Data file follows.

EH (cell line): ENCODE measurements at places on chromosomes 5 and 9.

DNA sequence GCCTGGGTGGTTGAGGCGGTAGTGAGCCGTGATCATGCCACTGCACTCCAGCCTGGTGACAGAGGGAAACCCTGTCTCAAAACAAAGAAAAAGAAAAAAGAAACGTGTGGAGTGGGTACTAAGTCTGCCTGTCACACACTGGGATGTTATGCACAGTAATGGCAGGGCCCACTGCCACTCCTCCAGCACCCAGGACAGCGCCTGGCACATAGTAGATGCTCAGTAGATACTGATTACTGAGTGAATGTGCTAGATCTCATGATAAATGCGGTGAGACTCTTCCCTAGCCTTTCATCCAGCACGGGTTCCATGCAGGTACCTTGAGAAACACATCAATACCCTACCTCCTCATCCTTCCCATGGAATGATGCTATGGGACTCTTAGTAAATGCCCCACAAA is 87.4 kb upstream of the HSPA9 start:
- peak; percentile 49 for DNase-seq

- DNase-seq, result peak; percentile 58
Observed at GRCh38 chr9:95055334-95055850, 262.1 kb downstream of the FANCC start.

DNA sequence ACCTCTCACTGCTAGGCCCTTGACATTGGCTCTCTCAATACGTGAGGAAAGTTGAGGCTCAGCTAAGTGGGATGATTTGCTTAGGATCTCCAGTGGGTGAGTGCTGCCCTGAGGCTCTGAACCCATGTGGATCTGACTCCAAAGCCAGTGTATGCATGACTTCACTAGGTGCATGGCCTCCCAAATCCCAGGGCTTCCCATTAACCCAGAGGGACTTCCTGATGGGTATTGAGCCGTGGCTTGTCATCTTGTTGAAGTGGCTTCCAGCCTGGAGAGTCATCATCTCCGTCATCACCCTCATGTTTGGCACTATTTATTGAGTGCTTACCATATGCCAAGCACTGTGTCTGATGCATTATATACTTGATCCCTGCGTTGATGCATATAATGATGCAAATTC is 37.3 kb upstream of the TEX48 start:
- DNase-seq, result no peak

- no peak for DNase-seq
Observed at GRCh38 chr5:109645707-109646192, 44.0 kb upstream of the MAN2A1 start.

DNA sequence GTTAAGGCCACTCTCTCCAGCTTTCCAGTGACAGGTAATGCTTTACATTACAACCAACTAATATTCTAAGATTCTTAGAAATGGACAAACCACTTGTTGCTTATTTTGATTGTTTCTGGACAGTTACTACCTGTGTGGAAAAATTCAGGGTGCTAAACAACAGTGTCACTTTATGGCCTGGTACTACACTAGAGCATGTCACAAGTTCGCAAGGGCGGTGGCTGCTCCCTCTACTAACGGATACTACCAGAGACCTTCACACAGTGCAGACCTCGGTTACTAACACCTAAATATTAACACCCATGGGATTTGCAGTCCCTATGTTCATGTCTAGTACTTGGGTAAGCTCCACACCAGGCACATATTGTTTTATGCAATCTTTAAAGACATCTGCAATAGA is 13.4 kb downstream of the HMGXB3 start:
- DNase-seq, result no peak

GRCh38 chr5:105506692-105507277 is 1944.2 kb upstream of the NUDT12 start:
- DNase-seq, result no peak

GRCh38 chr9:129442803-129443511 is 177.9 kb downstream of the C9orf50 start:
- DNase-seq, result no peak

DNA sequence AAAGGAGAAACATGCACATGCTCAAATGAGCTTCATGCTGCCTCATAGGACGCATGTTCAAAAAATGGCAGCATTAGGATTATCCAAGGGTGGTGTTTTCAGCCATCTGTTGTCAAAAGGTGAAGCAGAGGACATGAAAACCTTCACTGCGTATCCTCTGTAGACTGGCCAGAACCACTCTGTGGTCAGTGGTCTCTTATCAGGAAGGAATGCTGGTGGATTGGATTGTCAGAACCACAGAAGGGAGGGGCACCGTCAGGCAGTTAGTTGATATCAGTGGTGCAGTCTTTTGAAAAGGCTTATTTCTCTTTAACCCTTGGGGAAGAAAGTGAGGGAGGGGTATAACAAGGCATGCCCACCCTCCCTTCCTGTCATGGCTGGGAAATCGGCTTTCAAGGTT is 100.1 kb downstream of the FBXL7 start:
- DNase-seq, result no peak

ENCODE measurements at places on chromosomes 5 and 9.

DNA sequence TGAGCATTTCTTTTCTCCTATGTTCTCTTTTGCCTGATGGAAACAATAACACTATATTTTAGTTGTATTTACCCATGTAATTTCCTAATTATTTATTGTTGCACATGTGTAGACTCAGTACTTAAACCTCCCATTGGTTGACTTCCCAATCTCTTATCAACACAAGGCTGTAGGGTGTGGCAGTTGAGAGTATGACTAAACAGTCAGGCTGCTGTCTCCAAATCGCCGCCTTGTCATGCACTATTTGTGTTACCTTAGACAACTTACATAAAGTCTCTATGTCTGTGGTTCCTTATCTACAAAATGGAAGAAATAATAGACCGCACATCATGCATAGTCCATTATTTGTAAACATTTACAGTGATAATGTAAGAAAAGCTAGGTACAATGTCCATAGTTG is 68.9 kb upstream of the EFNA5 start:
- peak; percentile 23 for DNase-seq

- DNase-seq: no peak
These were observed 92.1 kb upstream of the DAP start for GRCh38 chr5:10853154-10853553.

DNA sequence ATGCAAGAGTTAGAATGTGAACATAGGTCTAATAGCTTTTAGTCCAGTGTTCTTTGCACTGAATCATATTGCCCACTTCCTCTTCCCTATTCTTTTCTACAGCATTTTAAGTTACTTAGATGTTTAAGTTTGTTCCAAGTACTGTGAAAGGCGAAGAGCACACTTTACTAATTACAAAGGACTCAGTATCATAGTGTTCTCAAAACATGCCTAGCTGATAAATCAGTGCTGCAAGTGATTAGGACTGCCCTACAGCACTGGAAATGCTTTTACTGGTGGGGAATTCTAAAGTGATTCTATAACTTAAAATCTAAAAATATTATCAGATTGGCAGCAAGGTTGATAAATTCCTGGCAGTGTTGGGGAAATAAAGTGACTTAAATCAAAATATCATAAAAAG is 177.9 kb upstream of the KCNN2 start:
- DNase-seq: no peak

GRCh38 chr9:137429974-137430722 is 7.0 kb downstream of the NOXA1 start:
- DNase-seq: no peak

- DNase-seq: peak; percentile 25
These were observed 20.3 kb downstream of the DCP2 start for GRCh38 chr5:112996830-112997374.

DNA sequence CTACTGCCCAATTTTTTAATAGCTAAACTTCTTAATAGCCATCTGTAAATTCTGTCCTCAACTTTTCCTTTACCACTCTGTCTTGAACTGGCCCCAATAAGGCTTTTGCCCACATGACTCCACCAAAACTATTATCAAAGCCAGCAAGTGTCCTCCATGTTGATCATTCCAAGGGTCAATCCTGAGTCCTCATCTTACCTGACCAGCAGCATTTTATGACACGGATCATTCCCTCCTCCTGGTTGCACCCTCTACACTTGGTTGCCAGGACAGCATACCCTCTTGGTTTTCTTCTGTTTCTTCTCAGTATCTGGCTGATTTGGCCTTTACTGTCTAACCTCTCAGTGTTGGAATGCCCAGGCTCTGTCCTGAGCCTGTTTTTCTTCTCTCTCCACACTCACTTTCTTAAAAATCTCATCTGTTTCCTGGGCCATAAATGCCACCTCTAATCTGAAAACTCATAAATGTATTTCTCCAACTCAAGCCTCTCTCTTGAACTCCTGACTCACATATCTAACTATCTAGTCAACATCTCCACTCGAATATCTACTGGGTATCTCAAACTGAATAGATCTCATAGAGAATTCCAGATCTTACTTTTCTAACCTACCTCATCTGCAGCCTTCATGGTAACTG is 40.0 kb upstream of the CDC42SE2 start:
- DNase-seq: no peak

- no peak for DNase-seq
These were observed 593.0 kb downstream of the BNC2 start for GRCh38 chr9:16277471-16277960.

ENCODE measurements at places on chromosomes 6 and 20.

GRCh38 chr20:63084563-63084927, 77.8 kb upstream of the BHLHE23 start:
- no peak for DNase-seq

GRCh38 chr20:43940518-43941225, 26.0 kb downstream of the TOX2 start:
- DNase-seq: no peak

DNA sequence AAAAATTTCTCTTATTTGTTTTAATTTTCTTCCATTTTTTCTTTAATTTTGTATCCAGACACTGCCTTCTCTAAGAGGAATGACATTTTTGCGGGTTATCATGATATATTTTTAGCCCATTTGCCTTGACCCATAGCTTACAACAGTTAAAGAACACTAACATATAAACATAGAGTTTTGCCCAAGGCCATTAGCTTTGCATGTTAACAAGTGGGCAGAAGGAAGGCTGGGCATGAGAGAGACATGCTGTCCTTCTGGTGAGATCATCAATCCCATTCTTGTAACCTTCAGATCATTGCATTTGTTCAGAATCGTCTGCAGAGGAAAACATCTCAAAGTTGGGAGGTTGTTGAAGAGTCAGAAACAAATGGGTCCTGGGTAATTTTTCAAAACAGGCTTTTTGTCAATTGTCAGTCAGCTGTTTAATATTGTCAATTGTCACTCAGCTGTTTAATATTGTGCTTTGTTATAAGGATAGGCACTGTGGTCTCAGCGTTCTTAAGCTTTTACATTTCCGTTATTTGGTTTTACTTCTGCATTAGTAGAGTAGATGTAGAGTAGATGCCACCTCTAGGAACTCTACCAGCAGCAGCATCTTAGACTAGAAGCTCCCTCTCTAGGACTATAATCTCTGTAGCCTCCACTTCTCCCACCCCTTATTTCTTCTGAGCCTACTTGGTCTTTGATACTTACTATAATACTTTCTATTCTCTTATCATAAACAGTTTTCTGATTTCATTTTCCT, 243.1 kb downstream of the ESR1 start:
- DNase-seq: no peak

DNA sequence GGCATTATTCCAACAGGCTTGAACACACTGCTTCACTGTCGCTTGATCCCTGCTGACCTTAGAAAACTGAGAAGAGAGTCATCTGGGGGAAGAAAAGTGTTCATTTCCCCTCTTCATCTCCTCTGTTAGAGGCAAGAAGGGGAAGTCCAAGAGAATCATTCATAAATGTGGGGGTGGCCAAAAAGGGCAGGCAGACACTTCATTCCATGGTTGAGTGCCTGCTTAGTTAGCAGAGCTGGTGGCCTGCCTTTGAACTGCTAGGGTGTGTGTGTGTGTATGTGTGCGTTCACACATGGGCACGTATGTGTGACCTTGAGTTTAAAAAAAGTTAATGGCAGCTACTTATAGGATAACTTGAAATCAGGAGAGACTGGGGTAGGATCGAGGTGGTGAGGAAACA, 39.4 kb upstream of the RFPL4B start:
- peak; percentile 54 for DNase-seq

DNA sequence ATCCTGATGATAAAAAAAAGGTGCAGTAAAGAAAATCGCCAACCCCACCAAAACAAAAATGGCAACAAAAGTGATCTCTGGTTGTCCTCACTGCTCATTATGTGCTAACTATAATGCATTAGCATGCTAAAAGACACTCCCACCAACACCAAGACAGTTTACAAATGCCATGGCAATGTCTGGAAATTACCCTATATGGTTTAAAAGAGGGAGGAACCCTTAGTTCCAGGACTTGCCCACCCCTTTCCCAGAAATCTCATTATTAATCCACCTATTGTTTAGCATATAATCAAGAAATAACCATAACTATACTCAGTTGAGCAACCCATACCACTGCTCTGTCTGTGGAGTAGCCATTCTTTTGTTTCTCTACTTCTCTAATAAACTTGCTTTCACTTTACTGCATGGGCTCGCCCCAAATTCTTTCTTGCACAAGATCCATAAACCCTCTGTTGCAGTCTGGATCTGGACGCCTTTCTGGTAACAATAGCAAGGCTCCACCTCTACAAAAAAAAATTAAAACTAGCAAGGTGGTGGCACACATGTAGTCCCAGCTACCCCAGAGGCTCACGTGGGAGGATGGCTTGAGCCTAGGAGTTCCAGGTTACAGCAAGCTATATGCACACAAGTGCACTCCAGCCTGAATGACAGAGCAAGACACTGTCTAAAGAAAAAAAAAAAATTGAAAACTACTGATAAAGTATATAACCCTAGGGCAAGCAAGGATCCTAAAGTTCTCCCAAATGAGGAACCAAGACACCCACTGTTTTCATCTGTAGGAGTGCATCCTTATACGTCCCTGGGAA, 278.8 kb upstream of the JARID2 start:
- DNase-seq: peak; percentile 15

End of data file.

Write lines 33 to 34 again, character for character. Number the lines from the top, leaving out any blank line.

ENCODE measurements at places on chromosomes 6 and 20.

GRCh38 chr20:63084563-63084927, 77.8 kb upstream of the BHLHE23 start: